Cut Off From The World
Enduring such hardship is perhaps manageable for an adult. But Umida is a mother, and the worry she feels for her two sons, aged 8 and 3, is a torment.
"The winters are so cold," she says. "Last year we had rooms, but no one gave us any carpets or mattresses, so we had to sleep on thin, thin coverings on the floor. The children were constantly sick. Now it's warm, but I don't have any money to buy them nutritious food -- no meat, no fruit. I can't even take them out of the mahalla to the playground. The Kyrgyz children gang up on them and the parents immediately get involved. It's terrible. My husband managed to buy my older boy a bicycle and that's all he does -- ride his bike up and down this one street. That's his life."
Umida's own life follows a similar path. Uzbek-language news coverage is virtually nonexistent in Osh, and the family has only limited information about local events. They pepper every visitor with questions: What are the rumors in the city? What's happening in the other mahallas? Are people expecting more violence?
It's a 10-minute walk from Umida's house to the bustling central market and the urban heart of Osh, but her family's isolation is so profound it's as though they're living in the wilderness. Officials from Bishkek frequently visit Osh to assess the situation, but Umida's family say they rarely venture into Uzbek neighborhoods.
"Not a single official has been down this street. Not a single aid worker has actually sat down and talked to us," her father-in-law says. "I remember when [Russian Prime Minister] Vladimir Putin met with people after their houses burned down in forest fires! He stood and listened to what people had to say. I saw it on television. But nobody did that here. Why not?"
Umida and her family say they have no intention to vote for any presidential candidate in the upcoming election.
In their anger, Umida and her family members are the kind of Uzbeks that Kyrgyz officials may point to as they argue that Uzbek extremists, not Kyrgyz nationalists, will be the downfall of the south. The government in Bishkek -- including even pro-Western dependables like the outgoing President Roza Otunbaeva -- has suggested that young Uzbeks are leaving the country in droves to undergo militant training in Afghanistan in preparation for a violent return.
Kyrgyz security agencies this year launched large-scale counterterrorist operations, pointing to groups "using Islam as a disguise in their attempts to undermine the state" -- a none-too-discreet swipe at the Uzbeks, who are traditionally more devout and who have turned to faith in growing numbers over the past year of increasing ostracism.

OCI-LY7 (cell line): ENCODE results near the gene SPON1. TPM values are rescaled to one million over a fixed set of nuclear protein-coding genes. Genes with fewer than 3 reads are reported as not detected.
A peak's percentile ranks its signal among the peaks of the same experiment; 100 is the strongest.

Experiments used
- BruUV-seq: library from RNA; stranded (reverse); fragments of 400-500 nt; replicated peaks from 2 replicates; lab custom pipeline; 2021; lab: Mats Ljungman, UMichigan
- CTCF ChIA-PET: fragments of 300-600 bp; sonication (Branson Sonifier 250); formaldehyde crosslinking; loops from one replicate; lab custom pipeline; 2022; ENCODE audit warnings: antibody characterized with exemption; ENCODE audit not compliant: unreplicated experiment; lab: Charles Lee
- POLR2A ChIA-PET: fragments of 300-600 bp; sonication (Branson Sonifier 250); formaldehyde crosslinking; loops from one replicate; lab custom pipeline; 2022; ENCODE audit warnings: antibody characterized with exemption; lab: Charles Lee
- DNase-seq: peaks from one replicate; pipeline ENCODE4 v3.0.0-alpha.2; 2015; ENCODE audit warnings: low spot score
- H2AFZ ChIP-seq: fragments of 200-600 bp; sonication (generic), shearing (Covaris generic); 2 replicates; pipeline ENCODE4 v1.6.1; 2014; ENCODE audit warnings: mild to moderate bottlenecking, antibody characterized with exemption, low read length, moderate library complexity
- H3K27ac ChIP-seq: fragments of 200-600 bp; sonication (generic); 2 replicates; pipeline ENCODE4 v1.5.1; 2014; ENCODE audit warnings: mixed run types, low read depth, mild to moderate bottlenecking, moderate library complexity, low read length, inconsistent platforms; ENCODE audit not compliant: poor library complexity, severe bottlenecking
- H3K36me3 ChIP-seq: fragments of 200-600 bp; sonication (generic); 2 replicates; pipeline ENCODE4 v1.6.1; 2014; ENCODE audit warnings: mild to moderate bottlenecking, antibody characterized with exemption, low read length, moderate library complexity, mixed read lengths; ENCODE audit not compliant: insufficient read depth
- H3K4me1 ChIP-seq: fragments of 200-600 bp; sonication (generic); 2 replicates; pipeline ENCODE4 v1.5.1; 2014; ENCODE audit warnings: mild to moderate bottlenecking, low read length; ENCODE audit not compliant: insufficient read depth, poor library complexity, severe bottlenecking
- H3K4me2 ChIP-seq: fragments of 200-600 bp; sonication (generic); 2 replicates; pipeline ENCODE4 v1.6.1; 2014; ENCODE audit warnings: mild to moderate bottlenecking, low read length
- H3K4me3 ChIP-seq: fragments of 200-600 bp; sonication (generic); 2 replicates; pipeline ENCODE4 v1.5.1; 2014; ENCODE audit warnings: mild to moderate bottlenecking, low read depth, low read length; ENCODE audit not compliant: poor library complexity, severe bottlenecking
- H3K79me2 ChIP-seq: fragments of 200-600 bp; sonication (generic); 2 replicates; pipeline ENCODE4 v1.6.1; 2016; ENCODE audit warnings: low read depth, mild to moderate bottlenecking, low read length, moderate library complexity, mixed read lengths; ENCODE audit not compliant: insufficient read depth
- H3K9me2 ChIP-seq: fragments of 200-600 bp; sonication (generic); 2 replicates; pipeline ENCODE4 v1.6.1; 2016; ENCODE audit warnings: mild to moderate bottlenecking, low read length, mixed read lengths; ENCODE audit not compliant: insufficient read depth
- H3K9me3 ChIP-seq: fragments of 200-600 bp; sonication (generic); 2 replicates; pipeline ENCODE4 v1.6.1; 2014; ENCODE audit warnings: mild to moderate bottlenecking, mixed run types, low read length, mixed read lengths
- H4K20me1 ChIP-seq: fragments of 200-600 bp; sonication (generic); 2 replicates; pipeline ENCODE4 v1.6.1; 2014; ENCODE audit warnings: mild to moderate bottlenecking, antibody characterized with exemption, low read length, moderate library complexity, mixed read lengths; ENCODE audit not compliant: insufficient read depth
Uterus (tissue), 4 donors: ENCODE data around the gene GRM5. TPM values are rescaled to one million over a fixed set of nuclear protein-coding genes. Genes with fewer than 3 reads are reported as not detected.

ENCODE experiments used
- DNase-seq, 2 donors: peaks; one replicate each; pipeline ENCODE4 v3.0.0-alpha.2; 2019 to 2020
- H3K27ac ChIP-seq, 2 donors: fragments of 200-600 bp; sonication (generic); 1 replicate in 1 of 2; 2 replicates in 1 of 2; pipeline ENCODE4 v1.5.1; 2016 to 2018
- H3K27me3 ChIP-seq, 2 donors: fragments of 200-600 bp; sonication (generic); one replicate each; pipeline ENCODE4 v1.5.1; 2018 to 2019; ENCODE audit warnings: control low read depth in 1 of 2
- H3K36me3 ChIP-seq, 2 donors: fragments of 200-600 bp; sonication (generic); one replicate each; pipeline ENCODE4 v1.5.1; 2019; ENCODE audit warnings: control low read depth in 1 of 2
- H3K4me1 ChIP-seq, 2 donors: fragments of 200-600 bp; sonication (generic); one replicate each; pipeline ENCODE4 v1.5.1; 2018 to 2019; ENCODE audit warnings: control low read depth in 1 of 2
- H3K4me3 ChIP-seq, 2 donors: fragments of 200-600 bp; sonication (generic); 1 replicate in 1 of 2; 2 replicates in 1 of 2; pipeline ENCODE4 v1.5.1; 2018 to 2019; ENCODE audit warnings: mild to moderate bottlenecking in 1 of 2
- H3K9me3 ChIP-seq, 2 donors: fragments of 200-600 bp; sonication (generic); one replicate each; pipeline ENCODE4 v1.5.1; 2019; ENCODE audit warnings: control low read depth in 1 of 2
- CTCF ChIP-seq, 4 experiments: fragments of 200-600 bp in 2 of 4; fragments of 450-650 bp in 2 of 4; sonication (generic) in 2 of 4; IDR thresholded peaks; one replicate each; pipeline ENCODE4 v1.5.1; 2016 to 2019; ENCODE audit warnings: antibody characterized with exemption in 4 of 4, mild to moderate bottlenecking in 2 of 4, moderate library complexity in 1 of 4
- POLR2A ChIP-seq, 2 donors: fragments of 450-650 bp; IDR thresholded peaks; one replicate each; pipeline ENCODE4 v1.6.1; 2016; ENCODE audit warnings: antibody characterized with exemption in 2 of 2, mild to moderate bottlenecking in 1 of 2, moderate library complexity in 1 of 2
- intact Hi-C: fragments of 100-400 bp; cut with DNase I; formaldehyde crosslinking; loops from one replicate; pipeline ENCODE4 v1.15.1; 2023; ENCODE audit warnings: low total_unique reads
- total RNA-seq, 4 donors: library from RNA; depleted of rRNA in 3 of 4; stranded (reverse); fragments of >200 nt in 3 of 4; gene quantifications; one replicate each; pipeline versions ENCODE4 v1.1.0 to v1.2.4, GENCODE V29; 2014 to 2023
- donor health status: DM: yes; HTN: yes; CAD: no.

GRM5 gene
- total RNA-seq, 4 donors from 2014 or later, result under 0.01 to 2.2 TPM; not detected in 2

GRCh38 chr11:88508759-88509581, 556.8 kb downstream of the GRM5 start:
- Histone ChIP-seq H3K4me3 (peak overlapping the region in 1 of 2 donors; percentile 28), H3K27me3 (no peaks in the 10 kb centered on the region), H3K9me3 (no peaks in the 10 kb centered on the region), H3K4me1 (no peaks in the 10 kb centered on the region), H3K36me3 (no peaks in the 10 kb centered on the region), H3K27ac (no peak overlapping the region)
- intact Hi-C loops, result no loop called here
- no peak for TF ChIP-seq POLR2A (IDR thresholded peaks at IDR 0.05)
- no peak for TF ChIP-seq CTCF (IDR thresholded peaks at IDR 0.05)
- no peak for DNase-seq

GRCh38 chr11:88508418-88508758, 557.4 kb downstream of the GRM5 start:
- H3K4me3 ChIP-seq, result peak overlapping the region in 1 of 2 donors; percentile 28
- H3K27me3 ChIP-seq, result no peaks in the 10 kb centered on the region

A suicide-bombing incident in Osh in the spring, to many onlookers, seemed more like political pantomime cooked up in a corner of Bishkek than a spontaneous outbreak of ethnic anger. But as a member of the international community in Osh put it, "If you play the terrorism card enough, sooner or later it will become the reality."
Many anticipate the election will provide a platform for a fresh outbreak of violence.
Umida, meanwhile, says she would welcome a split with Kyrgyzstan. She says she had plenty of Kyrgyz friends before the clashes last year, but for her, that time is over. "I was sitting on a bus next to a Kyrgyz woman, and she was wearing thick gold bracelets -- the kind that only Uzbek women used to wear," she says.
"She caught me staring at her, and she said: 'What are you looking at? See something you don't like?' I just looked away. But it was awful. They should just grant us autonomy, let us have part of this territory. They should break Kyrgyzstan into pieces, like they did in Yugoslavia and Korea. That's what they want, isn't it? To get rid of us?"
After an afternoon of such tough talk, Umida's take-no-prisoners attitude suddenly fades, replaced by a kind of sad vulnerability.
"I want to leave here," she says, with an imploring gaze into the distance. "I want to move to Europe. I want to see the world, to live in a place where not everything is a problem. Can you help me? Can anyone help me?"
Screams interrupt her reverie -- the shrieks of her two sons, who run giggling from their grandmother as she teases them in the family courtyard. They run in circles, shrieking, and for a brief, brilliant moment, Umida laughs as well -- a beautiful, birdlike trill that momentarily infuses the dead-end yard with a feeling of hope. Then her scowl quickly returns, and it's business as usual.
Another day, like any other. Another day to be gotten through, just waiting for it all to end.